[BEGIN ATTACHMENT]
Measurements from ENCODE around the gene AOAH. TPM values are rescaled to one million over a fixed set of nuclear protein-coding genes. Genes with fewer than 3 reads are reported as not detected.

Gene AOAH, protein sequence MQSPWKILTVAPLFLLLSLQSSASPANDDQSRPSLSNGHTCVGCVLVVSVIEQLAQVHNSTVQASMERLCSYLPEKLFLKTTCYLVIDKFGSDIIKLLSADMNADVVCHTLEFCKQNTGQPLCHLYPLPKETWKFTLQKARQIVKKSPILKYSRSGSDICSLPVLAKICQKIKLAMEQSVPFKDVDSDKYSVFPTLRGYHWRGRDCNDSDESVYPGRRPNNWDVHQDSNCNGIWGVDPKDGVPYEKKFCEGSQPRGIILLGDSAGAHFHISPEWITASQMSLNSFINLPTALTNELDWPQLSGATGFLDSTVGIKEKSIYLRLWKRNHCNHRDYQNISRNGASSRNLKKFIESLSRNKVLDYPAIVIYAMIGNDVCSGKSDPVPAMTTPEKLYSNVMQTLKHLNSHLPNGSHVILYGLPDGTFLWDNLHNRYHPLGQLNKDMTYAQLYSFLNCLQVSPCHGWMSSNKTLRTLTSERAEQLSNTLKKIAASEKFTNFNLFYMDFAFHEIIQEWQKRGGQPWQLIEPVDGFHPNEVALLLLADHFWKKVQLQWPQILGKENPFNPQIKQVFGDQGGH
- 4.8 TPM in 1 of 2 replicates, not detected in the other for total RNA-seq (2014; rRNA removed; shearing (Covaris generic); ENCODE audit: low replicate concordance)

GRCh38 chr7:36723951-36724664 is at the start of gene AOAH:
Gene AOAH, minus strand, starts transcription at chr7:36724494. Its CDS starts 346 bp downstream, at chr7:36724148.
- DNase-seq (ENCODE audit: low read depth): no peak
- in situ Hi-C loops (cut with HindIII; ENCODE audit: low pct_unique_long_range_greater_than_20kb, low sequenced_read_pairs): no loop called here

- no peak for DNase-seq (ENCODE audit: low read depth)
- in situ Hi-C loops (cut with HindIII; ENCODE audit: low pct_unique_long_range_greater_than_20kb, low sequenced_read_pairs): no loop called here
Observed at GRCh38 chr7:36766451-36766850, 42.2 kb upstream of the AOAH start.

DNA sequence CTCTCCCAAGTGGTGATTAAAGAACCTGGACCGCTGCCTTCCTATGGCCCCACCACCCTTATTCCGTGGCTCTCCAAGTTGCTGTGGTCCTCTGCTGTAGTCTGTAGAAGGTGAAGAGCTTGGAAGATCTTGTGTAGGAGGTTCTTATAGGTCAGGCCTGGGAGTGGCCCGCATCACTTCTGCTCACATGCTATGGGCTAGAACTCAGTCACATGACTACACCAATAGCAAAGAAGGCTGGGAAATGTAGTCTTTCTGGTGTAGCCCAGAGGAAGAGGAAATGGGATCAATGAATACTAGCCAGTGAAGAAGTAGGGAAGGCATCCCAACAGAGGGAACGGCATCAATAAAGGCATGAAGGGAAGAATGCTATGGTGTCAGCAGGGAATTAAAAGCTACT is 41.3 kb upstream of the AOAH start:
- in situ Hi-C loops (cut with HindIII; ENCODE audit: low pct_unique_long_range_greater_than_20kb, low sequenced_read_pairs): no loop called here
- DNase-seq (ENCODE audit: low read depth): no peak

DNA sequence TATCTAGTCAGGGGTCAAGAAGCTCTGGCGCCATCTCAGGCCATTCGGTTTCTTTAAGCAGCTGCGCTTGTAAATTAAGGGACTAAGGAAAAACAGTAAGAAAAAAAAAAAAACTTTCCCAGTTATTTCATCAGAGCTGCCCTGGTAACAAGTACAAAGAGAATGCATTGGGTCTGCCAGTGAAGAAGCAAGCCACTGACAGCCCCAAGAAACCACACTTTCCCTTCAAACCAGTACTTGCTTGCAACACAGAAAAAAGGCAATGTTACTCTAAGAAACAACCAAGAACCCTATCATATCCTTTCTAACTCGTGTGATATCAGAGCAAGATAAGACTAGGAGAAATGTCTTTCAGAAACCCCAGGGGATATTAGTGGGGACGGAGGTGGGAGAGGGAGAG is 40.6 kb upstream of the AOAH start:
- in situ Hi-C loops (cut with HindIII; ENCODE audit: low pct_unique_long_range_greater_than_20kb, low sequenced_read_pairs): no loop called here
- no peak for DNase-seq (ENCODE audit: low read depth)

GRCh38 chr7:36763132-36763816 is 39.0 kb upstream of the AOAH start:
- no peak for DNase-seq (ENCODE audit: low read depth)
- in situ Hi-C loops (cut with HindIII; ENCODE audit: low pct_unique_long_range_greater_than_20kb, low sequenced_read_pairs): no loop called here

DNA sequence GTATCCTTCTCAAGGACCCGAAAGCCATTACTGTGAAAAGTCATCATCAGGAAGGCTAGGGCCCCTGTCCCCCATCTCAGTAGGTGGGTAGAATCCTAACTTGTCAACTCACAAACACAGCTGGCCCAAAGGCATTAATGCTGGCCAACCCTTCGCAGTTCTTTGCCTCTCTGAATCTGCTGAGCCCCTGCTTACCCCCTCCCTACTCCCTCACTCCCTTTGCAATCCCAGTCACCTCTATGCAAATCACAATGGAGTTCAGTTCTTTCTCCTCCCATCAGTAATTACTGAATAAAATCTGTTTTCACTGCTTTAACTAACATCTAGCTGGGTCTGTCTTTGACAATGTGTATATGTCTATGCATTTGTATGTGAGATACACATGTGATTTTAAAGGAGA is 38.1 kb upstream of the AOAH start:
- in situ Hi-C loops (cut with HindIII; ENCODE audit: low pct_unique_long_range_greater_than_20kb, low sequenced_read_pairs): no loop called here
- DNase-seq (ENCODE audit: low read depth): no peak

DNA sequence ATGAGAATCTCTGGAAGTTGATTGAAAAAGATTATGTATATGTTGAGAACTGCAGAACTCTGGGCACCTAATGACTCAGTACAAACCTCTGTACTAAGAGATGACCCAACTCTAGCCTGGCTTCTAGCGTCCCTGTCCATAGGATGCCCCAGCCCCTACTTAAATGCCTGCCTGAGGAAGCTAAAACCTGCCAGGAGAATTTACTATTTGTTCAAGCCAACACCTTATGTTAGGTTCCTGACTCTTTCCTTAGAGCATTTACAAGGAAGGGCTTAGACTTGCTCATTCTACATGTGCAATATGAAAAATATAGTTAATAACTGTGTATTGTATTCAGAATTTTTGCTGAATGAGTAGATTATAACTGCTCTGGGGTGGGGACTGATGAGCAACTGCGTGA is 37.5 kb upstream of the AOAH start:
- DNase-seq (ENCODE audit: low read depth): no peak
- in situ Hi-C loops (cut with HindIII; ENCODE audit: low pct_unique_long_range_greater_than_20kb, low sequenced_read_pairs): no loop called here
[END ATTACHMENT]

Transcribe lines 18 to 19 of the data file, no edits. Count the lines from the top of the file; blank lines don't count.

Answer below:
- no peak for DNase-seq (ENCODE audit: low read depth)
- in situ Hi-C loops (cut with HindIII; ENCODE audit: low pct_unique_long_range_greater_than_20kb, low sequenced_read_pairs): no loop called here